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ACP, Pfizer team up to increase community vaccination rates

- The American College of Physicians (ACP) is teaming up with connectivity vendor CECity and pharmaceutical giant Pfizer to try to increase the rate of vaccinations in the United States, which falls below 70% for adults and may be falling further among children as parents question the supposed link between common immunizations and autism.  Vaccination rates for diseases like influenza and measles are also strongly affected by racial and economic disparities, giving providers an opportunity to address the health of their patient populations through better education, which is the goal of this new collaboration.

“As a national organization of internists, ACP’s internal medicine physician specialists and their practice teams play a critical role in increasing adult immunization rates,” said Dr. Robert Centor, Chair of ACP’s Board of Regents and a practicing internist. “Recommending and offering appropriate vaccinations is a core component of preventive health care, leading to improved public health, less suffering and fewer deaths from preventable illnesses, and lower health care costs.”

The collaboration will be overseen by a national advisory group, chaired by Dr. Bernard Rosof, CEO of QHC Advisory Group and Dr. William Schaffner, Immediate Past-President of the National Foundation for Infectious Diseases, to help providers better adhere to the National Vaccine Advisory Committee’s standards for adult immunizations.  The guidelines instruct healthcare providers to inquire about vaccine status at every visit, a task made easier by the widespread use of EHRs which can help prompt clinicians to collect appropriate data.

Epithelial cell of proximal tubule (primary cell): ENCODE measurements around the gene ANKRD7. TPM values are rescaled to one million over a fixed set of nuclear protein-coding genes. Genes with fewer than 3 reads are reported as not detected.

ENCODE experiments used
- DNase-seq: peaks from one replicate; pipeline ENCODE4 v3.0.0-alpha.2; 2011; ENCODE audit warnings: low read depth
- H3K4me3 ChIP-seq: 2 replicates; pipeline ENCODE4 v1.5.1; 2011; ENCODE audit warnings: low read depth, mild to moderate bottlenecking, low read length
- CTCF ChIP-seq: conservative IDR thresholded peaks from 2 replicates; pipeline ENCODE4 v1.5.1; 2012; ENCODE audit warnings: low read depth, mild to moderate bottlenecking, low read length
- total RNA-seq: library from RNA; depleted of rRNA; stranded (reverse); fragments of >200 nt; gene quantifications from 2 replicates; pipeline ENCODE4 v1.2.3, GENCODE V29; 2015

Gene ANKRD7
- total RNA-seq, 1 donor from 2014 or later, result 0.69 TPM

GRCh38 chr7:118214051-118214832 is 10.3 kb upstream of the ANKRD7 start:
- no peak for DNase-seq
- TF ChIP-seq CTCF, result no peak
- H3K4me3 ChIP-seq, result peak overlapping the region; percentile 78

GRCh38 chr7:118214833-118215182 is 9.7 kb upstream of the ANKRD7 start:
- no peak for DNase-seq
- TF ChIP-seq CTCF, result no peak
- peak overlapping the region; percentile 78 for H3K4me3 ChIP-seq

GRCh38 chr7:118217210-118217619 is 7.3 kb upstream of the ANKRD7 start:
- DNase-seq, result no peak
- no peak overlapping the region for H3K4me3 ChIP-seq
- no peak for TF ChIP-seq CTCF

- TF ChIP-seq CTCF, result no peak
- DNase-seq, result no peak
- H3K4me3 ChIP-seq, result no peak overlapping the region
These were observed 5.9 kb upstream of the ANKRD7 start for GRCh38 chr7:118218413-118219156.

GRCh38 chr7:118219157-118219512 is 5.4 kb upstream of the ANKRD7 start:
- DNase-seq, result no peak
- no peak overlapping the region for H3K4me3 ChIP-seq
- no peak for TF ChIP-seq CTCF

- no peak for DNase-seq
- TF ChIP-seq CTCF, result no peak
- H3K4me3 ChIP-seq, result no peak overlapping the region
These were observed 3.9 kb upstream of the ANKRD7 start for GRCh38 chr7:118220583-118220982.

A recent pilot by The Ohio State University found that patients of providers who use EHRs and patient portals are significantly more likely to receive a shingles vaccine than patients of paper-based physicians.  Providing educational literature to these patients also helped to increase the number of successful vaccinations against the painful herpes zoster virus. “Our intervention model shows there are opportunities to manage chronic and preventable illnesses, prevent medication interactions, and integrate team-based care in ways that would result in better care and cost savings,” said Neeraj Tayal, MD, an Ohio State Wexner Medical Center general internist who participated in the study.

“Pfizer is working to raise immunization rates to help protect against vaccine preventable diseases,” said Freda Lewis-Hall, Executive Vice President and Chief Medical Officer, Pfizer Inc. “By bringing together tremendous expertise in health care, technology and quality improvement, this collaboration can make great strides to address the long-standing public health challenge of vaccinating American adults.”

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